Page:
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The cities and communities ....the present and the future - urban change.NET -
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My City – Crowdsourced #urban planning platform | #Participatory #democracy

My City – Crowdsourced #urban planning platform | #Participatory #democracy | The urban.NET | Scoop.it
luiy's insight:

Collect ideas on improving your city

 

My City is a platform for sharing and discussing ideas on what can be improved in the city and how to make it happen.

 

 

Inspire people to take action

 

The platform lets users update the status of proposals, helping them feel engaged in the whole process of implementation.

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bart rosseau's curator insight, June 5, 3:19 AM

a fine example of crowdsource platforms...

Rescooped by luiy from Homo Agilis (Collective Intelligence, Agility and Sustainability : The Future is already here)
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4 New Ways Of Thinking That Should Shape The Next Century Of Cities | #Collaborative #urban #data

4 New Ways Of Thinking That Should Shape The Next Century Of Cities | #Collaborative #urban #data | The urban.NET | Scoop.it
In order to thrive over the next century cities will have to change. Here's how.

 

Last week, the Ditchley Foundation in Oxford, England, hosted over 30 academics, practitioners, government, and non-governmental organization leaders from five continents to contemplate the rapid urbanization of the globe and address challenges and opportunities across multiple geographies, economies, and political landscapes.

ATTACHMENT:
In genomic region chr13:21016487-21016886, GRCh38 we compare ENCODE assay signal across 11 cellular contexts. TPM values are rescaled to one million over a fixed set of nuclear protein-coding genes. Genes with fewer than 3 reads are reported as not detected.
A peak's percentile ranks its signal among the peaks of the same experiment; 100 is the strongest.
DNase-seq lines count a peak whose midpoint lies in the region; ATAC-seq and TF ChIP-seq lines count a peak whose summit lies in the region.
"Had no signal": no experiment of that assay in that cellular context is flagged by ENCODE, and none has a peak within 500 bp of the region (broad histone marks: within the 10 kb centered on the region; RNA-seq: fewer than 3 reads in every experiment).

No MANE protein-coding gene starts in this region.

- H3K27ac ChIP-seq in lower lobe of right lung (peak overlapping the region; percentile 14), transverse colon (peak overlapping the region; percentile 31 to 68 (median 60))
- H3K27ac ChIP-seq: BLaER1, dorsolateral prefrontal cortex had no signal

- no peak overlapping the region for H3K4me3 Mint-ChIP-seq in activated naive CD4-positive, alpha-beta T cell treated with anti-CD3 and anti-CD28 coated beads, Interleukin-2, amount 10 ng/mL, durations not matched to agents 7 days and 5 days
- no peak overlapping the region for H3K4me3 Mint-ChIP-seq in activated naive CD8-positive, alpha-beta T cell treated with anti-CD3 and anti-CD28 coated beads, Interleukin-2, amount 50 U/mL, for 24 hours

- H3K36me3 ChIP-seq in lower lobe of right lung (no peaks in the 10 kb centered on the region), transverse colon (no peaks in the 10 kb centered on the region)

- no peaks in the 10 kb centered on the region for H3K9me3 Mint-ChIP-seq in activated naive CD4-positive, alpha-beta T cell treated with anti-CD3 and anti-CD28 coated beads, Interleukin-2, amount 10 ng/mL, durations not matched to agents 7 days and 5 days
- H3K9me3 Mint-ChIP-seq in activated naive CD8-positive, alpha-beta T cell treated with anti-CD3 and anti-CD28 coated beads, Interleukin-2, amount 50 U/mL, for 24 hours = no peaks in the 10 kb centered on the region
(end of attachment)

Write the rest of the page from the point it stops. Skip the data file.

Visit the link to find specific insights and processes that could significantly shape how we think about global cities over the next century.


Via Lauren Moss, Claude Emond
luiy's insight:

MENTAL MODELS AND CHANNELS TO ACCELERATE "CHEMICAL REACTIONS"

 

We still seem to be looking at our 21st-century cities largely through a 20th-century lens. This is limiting the alchemy, not catalyzing it. Urban planning remains largely focused just on the physical environment, not on socio-economic results. Community is moving towards becoming a question of 'geographic cohesion,' not geographic place in a traditional sense. There was great conversation about not trying to retrofit old models of working, but rather adapting the way people and cities work with newly available channels and technologies.

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Stephane Bilodeau's curator insight, December 17, 2013 5:27 PM

The Internet, big data, and social media should result in more responsive planning, better service delivery, and broader citizen engagement. Technology should redefine transportation to seamlessly marry centrally scheduled buses and trains with more spontaneous options such as car and bike sharing, as well as the informal systems of cabs, motorcycles, and rickshaws that dominate in many developing countries. Ubiquitous, open public, and private data should make human health and well-being as easily and regularly measured as GDP.

Eli Levine's curator insight, March 6, 12:15 PM

Fascinating, and intuitive.

 

A nation is just a network of cities, connected economically, socially and culturally.  A region of the world is just a network of interlaced economic forces that can either be for the benefit (the EU or ECOWAS) or the detriment (NAFTA) of the people who live in the territories under the given region.  The same could be said about strategic partnerships (NATO or the AU).

 

Combine it all together, and you've got the planet.

 

"The control of a large force is the same principle as the control of a few men: it is merely a question of dividing up their numbers."       -Sun Tzu

 

What works on the city level may be applicable to the nation, the region and the world as a whole.

 

Think about it.